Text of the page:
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High Animal Fat Diet Increases Gestational Diabetes Risk



Gestational diabetes is a form of diabetes seen during pregnancy. Gestational diabetes increases the risk for certain pregnancy complications and health problems in the newborn. According to an article published online in the American Journal of Clinical Nutrition (18 January 2012), women who consumed a diet high in animal fat and cholesterol before pregnancy were at higher risk for gestational diabetes than women whose diets were lower in animal fat and cholesterol. In contrast, women whose diets were high in total fat or other kinds of fats-but not in animal fat or cholesterol– did not have an increased risk. Moreover, the increased risk for gestational diabetes seen with animal fat and cholesterol appeared to be independent of other, dietary and non-dietary, risk factors for gestational diabetes. For example, exercise is known to reduce the risk of gestational diabetes. Among women who exercised, however, those who consumed higher amounts of animal fat and cholesterol had a higher risk than those whose diets were lower in these types of fat.


According to the authors, the findings indicate that women who reduce the proportion of animal fat and cholesterol in their diets before pregnancy may lower their risk for gestational diabetes during pregnancy, and that changing the source of 5% of dietary calories from animal fat to plant-derived sources could decrease a woman’s risk for gestational diabetes by 7%.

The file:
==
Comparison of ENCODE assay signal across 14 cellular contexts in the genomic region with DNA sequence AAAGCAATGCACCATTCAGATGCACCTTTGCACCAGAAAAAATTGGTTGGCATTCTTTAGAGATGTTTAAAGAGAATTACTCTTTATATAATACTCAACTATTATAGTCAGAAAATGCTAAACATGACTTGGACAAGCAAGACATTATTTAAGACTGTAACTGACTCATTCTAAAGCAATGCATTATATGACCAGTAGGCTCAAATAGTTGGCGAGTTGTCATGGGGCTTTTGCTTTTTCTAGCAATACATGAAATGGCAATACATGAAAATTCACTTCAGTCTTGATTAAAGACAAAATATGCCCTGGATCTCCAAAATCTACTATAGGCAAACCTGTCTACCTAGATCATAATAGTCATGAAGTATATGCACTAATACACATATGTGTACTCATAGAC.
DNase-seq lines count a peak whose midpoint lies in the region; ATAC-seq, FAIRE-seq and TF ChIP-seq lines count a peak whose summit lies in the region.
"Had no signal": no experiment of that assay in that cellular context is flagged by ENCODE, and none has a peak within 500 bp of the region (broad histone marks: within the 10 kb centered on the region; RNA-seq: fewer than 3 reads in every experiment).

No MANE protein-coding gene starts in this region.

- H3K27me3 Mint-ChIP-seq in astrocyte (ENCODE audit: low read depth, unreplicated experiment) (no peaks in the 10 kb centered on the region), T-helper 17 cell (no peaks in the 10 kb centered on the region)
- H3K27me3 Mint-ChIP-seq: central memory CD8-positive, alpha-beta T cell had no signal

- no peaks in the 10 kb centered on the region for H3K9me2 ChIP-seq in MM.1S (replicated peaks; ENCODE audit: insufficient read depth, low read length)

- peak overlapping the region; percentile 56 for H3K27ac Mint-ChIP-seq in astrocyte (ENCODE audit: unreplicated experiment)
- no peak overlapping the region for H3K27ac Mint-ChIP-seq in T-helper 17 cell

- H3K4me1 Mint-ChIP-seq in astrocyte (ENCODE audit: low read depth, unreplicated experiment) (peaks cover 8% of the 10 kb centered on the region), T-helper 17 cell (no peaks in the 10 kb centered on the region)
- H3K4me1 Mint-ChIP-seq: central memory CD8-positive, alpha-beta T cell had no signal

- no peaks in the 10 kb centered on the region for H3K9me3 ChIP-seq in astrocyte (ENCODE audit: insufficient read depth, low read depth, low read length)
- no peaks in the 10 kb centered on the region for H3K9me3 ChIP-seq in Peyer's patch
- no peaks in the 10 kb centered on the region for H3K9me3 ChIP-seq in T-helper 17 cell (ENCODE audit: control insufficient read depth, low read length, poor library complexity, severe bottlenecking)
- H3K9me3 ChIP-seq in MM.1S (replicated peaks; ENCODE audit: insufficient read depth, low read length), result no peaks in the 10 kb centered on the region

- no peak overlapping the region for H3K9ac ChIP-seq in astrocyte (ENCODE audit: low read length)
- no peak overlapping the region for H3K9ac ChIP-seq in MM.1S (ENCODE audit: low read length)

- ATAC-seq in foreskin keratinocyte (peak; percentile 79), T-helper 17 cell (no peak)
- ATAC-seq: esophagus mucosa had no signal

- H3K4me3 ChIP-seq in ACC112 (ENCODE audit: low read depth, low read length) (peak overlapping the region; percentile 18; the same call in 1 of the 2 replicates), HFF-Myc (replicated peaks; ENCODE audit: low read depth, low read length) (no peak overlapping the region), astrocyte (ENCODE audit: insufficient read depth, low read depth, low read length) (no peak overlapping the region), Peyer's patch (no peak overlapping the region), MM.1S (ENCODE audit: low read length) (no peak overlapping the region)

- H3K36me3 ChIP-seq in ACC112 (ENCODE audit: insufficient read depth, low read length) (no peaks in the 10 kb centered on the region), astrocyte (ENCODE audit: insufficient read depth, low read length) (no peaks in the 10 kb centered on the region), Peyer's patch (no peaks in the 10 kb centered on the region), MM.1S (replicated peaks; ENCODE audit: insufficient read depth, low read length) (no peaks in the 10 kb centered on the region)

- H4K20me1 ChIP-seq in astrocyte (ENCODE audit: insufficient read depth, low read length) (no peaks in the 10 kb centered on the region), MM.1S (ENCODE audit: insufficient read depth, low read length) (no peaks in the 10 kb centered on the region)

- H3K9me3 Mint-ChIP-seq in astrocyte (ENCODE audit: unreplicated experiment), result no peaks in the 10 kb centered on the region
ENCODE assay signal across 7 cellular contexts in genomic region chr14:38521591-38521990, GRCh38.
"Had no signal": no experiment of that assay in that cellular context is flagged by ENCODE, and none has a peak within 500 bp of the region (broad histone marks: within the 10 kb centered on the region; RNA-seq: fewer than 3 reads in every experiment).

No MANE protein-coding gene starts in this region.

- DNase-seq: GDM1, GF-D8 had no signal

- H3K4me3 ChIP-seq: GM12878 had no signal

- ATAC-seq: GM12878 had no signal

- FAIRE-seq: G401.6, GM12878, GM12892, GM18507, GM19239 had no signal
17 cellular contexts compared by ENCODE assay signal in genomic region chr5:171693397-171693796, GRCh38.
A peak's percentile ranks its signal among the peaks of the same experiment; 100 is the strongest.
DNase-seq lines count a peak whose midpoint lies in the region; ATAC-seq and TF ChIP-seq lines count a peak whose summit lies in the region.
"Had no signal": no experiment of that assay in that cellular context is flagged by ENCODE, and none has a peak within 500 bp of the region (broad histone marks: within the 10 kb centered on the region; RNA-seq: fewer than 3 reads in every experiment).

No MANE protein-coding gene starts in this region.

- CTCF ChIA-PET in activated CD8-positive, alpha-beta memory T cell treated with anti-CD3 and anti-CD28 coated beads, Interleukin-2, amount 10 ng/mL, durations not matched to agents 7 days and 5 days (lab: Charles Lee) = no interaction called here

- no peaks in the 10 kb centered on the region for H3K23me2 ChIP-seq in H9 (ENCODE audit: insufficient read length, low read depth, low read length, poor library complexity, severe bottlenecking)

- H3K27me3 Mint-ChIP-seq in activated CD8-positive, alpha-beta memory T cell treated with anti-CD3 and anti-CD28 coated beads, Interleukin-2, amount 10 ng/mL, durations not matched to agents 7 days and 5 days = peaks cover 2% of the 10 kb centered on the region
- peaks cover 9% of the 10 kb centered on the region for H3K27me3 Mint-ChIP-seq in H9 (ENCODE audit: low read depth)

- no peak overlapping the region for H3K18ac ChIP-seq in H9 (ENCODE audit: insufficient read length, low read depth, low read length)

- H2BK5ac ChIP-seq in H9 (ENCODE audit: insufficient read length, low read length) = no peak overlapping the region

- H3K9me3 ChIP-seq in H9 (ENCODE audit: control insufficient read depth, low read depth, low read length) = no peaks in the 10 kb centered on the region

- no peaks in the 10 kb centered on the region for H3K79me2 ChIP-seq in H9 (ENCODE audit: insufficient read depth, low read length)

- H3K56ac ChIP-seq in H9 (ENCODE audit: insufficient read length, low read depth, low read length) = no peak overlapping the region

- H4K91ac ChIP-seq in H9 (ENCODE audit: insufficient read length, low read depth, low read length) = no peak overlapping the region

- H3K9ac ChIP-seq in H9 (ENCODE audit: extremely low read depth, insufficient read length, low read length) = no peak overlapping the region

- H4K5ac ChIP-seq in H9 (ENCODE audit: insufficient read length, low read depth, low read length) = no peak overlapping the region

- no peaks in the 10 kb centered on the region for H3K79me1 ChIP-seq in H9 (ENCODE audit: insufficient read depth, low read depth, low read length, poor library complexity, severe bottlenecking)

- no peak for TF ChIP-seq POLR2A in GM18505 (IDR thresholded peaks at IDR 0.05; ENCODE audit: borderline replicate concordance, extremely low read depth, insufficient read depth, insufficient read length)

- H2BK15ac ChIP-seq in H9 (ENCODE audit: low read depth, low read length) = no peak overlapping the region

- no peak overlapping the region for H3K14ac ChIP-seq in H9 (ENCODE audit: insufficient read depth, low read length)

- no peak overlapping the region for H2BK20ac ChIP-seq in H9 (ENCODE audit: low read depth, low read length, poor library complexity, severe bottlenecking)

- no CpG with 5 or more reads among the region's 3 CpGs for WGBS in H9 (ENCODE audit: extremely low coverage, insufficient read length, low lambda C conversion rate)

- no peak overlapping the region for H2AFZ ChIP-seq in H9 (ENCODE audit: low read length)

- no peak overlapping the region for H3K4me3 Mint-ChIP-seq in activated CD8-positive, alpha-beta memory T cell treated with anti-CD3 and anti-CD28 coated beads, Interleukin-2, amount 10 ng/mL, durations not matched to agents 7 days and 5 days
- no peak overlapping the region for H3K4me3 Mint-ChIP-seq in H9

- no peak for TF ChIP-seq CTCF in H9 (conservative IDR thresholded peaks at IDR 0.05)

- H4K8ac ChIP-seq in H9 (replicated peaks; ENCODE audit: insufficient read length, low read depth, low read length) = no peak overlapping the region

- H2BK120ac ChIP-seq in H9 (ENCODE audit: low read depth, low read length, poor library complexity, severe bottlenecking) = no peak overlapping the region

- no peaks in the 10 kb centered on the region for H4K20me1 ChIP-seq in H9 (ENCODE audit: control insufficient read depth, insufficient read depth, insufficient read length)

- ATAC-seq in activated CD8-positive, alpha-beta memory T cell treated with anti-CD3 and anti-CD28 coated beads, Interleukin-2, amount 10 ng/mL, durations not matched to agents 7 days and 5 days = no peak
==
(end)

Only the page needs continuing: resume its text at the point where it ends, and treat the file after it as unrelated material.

The U.S. Department of Agriculture website, ChooseMyPlate.gov, contains information on healthy eating for children and adults, as well as health and nutrition information for pregnant and breast feeding women.


The study utilized information from more than 13,000 women participating in the Nurses’ Health Study II. The women were 22 to 45 years old when they enrolled in the study. Every two years they responded to questions on their general health, pregnancy status, and lifestyle habits, such as consuming alcohol or smoking. In addition, every four years they completed a comprehensive survey about the kinds of food and drink they consumed. About 6% of the participants reported having been diagnosed with gestational diabetes. The study then calculated the amount of animal fat in participants’ diets as a % of age of total calories and divided participants into five groups, or quintiles, based on those % of ages. Then the risk for developing gestational diabetes was compared for each group. Women in the highest quintile of intake had almost double the risk for gestational diabetes compared to women in the lowest quintile. Results also showed that women in the highest quintile for cholesterol consumption were 45% more likely to develop gestational diabetes than were women in the lowest quintile.


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